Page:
What you need to know:
- The Court is part of institutions which were to be set up under Chapter 5 of the Revitalised Agreement on the Cessation of Conflict in South Sudan (R-JMEC), the 2018 peace deal that halted war.
South Sudan’s peace monitoring body has expressed concerns over delays in creating a hybrid court, slowing the country’s bid to look into past atrocities.
The Court is part of institutions which were to be set up under Chapter 5 of the Revitalised Agreement on the Cessation of Conflict in South Sudan (R-JMEC), the 2018 peace deal that halted war.
On Friday, the Revitalised Joint Monitoring and Evaluation Commission (RJMEC) says that Court, to be composed of local and foreign judges, is key in checking past accountability.
“It is concerning that there has been no progress towards the establishment of the other two transitional justice mechanisms, the Hybrid Court for South Sudan and the Compensation and Reparations Authority,” said Charles Tai Gituai, the Interim Chairman of RJMEC.
He spoke on Thursday during the 23rd joint board meeting, where he appealed to the peace parties to put in place the needed mechanisms to have the court established.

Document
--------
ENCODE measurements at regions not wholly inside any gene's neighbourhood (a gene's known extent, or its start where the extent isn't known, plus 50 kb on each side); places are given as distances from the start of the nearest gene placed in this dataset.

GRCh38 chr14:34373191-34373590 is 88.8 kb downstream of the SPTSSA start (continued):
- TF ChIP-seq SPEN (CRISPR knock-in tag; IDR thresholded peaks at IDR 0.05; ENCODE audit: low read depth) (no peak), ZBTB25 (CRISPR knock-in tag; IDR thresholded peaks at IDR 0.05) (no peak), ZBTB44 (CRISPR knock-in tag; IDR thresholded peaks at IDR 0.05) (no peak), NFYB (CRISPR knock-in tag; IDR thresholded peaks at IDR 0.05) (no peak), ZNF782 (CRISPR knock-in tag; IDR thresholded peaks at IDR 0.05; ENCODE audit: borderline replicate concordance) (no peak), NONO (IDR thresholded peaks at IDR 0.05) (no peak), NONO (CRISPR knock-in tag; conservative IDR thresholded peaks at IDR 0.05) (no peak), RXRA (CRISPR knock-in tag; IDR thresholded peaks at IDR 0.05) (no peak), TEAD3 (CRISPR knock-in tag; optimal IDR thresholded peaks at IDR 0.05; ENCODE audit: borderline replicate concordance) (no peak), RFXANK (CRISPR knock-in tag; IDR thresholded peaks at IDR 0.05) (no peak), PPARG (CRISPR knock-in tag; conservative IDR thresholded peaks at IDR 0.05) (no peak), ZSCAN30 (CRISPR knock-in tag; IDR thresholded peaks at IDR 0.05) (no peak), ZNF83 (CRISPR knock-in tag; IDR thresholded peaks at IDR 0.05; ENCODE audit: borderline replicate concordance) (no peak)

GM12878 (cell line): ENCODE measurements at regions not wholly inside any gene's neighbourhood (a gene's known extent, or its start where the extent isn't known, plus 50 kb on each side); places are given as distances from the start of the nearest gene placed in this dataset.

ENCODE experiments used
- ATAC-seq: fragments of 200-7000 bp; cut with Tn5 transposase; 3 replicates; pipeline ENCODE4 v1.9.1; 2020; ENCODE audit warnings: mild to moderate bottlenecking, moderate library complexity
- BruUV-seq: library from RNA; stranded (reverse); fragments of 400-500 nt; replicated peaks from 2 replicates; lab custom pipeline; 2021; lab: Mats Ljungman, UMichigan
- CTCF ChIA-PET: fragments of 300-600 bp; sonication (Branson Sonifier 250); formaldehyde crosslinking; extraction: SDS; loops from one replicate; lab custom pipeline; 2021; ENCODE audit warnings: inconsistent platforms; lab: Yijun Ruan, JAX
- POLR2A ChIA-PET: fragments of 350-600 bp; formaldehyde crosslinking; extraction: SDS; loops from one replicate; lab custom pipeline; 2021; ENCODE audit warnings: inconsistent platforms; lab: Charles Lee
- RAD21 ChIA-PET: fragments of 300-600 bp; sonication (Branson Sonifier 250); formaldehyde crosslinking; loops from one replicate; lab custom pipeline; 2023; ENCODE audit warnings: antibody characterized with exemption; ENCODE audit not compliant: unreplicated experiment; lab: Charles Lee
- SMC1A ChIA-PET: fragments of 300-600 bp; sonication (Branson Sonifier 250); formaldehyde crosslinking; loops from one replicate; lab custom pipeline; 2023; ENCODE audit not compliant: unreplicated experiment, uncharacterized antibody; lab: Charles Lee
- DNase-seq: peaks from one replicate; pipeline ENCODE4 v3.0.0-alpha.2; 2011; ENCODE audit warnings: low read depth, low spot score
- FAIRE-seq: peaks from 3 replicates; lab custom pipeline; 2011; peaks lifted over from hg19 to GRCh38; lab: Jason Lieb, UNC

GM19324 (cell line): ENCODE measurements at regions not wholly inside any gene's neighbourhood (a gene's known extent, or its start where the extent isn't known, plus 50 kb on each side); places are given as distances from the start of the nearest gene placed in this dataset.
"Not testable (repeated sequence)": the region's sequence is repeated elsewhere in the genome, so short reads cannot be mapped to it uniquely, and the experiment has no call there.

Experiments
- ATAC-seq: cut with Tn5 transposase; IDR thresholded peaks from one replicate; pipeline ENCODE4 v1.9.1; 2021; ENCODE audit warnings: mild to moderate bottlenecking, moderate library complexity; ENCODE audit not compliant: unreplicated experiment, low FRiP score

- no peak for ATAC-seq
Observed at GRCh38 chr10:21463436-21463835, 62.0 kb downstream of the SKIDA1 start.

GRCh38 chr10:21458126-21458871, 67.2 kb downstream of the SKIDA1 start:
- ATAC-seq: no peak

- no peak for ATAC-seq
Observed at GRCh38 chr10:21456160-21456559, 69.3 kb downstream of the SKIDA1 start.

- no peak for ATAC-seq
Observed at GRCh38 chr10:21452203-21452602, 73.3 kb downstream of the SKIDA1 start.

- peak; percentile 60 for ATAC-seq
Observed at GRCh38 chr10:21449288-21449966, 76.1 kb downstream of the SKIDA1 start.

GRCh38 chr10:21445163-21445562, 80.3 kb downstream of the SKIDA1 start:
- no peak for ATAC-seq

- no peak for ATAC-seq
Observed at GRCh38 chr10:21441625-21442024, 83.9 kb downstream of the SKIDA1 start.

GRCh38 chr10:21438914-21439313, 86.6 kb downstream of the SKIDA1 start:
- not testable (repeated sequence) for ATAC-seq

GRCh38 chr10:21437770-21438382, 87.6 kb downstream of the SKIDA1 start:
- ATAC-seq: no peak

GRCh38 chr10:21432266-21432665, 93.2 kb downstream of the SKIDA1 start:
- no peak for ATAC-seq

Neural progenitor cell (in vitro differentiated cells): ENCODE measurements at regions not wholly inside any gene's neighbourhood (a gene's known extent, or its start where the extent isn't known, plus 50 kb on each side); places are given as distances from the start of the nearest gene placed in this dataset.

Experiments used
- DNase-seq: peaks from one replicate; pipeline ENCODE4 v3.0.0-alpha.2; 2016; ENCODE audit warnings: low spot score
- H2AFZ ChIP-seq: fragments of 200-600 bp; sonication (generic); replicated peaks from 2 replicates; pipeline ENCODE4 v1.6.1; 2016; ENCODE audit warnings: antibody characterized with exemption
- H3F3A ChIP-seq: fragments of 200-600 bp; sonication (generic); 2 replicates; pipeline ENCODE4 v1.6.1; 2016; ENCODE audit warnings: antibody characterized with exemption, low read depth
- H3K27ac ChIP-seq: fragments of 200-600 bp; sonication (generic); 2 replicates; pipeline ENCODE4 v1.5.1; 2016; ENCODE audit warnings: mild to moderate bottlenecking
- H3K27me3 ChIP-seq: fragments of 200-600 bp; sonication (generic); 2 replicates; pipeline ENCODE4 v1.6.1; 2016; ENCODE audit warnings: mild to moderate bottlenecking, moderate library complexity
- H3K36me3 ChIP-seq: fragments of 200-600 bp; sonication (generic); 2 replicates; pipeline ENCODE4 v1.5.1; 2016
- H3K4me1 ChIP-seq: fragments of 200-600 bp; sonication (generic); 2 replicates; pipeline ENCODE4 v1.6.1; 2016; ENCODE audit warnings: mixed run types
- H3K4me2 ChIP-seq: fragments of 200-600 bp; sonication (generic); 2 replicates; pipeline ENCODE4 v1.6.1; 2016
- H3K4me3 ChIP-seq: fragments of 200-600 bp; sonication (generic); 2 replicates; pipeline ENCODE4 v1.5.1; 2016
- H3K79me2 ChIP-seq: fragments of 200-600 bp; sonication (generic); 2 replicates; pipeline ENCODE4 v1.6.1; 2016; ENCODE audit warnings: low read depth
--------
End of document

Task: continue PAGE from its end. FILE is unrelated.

“I therefore appeal to the revitalised unity government to consider taking steps towards the establishment of these two critical Transitional Justice institutions.”
According to the peace accord, South Sudan, with the African Union, is to set up a hybrid court for South Sudan to investigate and prosecute individuals suspected of committing crimes since the conflict began in December 2013.
The court was mooted as part of efforts to reconcile a country that had been divided along ethnic lines by nearly seven years of civil war.
But its creation has been a controversial subject, with authorities in Juba, led by President Salva Kiir, arguing it could open up old wounds.
In 2019, President Kiir hired an American lobby to improve its relations with the US government, delay and ultimately block the establishment of the hybrid court, among others. The US government had been vocal about justice and the need to punish perpetrators of the violence.
The country’s transitional government of power sharing is to end in February, according to the timelines in the peace deal. But South Sudan faces an uphill task to prepare for elections, prevent a relapse to violence and ensure an elected government is established.